At one point I thought I heard someone talking beside me. I turned to see a young lady talking to an older lady about something. She was trying to explain something while gesturing it with both her hands, once in a while touching the feet of the elder, but the elder looked puzzled. After several minutes of observation, I finally understood the situation:
A young Pakistani lady was talking to an older Turkish lady about something.
The Turkish lady did not understand the Pakistani lady as she was speaking in her mother's tongue. This was shown clearly on the face. But the nice thing about her was that even though she had no idea what the Pakistani lady was talking about, she kept smiling and nodding her head as a sign of respect and friendship.
"Oh! I wish someone could understand me!" Frustrated, she sighed softly, more to herself, but loud enough for me to hear it.
"I understand you. Pretty well if you speak English" I said slowly, unsure of her respond. Who knows, she might suddenly snap at me.
She turned to stare at me and I saw her big, beautiful eyes. But Oh! Ya Allah! What have I said? Why did I intervene? Oh! Me and my big mouth!!!
"You can speak English! You understand me?" She held my hands. She was so excited. I smiled in relief and nodded. I simply can't put my eyes away from her. She has such a fair complexion.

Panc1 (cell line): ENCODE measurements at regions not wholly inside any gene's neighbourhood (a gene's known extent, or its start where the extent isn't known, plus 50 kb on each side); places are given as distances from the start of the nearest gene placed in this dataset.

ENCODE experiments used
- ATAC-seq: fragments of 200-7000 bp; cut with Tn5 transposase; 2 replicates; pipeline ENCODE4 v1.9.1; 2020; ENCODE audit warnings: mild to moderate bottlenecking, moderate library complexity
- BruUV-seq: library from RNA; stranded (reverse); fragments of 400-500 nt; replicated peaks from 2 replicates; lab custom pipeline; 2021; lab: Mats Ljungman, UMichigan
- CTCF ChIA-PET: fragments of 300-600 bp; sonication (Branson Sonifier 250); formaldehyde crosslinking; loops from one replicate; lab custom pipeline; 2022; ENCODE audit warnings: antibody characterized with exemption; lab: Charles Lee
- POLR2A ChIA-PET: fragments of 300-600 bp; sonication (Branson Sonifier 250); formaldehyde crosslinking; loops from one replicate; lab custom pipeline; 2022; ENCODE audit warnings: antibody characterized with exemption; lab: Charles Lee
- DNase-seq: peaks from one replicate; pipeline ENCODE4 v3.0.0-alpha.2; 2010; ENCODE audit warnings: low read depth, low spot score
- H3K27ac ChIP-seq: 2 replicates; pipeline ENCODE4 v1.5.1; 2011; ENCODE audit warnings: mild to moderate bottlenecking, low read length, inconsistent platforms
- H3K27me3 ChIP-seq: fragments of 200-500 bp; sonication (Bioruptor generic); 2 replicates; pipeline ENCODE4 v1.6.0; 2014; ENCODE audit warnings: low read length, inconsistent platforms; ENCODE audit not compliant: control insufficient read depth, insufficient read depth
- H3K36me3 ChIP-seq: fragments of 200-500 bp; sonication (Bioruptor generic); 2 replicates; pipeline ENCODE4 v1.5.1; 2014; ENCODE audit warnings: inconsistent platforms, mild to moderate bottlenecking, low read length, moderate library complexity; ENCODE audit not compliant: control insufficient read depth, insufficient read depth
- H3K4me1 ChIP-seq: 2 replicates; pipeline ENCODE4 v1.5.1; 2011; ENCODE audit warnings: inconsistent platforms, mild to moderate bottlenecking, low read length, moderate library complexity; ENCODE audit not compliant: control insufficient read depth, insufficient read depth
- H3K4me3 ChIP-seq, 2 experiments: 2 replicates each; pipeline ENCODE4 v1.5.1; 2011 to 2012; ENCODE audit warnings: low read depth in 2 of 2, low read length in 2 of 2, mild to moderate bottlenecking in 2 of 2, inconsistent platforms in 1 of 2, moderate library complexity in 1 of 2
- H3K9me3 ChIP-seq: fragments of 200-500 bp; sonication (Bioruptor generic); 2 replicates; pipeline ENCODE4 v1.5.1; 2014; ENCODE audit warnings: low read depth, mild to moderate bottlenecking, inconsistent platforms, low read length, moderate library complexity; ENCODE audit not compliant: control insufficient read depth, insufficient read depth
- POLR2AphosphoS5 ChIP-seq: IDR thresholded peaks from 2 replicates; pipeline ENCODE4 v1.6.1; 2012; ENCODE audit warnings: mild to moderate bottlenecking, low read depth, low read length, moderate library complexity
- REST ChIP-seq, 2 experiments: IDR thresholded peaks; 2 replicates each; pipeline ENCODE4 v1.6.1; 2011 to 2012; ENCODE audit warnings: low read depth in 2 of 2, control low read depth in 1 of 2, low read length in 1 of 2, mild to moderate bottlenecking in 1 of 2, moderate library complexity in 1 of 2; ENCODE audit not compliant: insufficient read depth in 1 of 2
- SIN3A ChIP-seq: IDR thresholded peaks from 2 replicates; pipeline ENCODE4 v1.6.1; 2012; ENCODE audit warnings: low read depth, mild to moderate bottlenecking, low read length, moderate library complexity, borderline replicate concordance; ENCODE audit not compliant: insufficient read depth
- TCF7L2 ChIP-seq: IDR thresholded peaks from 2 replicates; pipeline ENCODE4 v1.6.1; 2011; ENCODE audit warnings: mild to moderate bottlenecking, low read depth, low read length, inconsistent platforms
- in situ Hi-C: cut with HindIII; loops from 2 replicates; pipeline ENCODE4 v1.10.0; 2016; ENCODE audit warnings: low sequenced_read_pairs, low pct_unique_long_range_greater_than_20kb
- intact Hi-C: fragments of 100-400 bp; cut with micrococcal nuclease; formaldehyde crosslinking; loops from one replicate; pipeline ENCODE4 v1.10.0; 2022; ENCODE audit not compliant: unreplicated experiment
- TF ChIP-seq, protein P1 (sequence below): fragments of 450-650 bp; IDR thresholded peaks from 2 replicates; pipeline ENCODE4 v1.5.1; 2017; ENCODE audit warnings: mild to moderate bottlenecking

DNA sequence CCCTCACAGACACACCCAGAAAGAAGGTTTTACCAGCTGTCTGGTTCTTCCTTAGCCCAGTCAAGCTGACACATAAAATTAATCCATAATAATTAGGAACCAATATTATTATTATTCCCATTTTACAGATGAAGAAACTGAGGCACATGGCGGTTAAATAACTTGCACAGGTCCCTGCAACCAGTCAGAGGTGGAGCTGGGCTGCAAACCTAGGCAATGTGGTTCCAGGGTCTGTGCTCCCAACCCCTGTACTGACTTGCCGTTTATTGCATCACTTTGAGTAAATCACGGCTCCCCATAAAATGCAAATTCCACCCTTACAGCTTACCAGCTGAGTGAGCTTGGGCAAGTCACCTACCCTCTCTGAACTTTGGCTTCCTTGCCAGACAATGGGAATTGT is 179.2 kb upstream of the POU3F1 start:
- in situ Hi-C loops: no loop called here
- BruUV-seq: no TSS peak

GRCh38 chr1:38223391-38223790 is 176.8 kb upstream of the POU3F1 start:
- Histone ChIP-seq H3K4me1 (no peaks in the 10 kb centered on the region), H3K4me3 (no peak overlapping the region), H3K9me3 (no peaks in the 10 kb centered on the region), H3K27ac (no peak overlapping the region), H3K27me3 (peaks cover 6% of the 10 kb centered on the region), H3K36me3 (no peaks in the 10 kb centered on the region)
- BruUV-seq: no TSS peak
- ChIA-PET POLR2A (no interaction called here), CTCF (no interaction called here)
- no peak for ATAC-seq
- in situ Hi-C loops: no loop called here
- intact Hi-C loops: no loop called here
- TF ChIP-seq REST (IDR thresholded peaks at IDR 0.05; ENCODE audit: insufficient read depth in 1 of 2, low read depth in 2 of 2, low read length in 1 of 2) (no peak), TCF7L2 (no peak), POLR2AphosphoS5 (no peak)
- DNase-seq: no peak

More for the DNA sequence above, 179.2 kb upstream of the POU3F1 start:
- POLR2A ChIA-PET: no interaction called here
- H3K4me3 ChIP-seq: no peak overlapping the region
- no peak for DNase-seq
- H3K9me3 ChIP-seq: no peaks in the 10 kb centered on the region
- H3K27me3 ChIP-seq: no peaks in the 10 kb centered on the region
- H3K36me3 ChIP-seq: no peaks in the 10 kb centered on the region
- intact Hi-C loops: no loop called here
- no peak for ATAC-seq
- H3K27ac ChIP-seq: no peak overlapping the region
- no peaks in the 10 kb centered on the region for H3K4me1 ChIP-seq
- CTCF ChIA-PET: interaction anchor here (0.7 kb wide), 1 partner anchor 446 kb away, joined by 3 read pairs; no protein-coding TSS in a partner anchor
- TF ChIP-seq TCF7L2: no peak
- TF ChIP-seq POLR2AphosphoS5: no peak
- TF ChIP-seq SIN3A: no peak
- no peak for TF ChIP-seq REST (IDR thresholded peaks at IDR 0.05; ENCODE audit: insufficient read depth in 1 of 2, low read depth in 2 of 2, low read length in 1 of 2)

"Alhamdulillah! For many days since I arrived in Madinah, I have not been able to talk to anyone but my own people. Most of these pilgrims only speak Arabic so it's been hard to communicate with them" She smiled. Masya-Allah, she has beautiful white teeth too!
"My name is Farida. I am from Karachi" she was still holding my hands when she said this.
"I am Ati, from Kuala Lumpur" my turn to introduce myself.
"I have tried to explain to her in English, but she just stared blankly at me. I then talked to her in Urdu, and I know she did not understand it either. Now I give up". We giggled quietly. Surprisingly, the elder lady suddenly joined us and giggled together though she did not understand anything. From that instance, the three of us became friends. Instant friends, like my favourite "Nescafe 3 in 1" drinks.
True indeed, it was such a pleasure to make new friends with other pilgrims from different backgrounds, here, at the Masjidil Nabawi. But of course it was sad too that right after the Maghrib prayer Farida had to leave us to join her husband for dinner. She finally revealed that she was married for only two months and that they both decided to perform umrah for their honeymoon. Masya-Allah, sweet!
Nevertheless, I'll never forget this beautiful lady with kind heart. May Allah protect her always and help her save thousands of lives as she performs her tasks dutifully, lillahi ta'ala.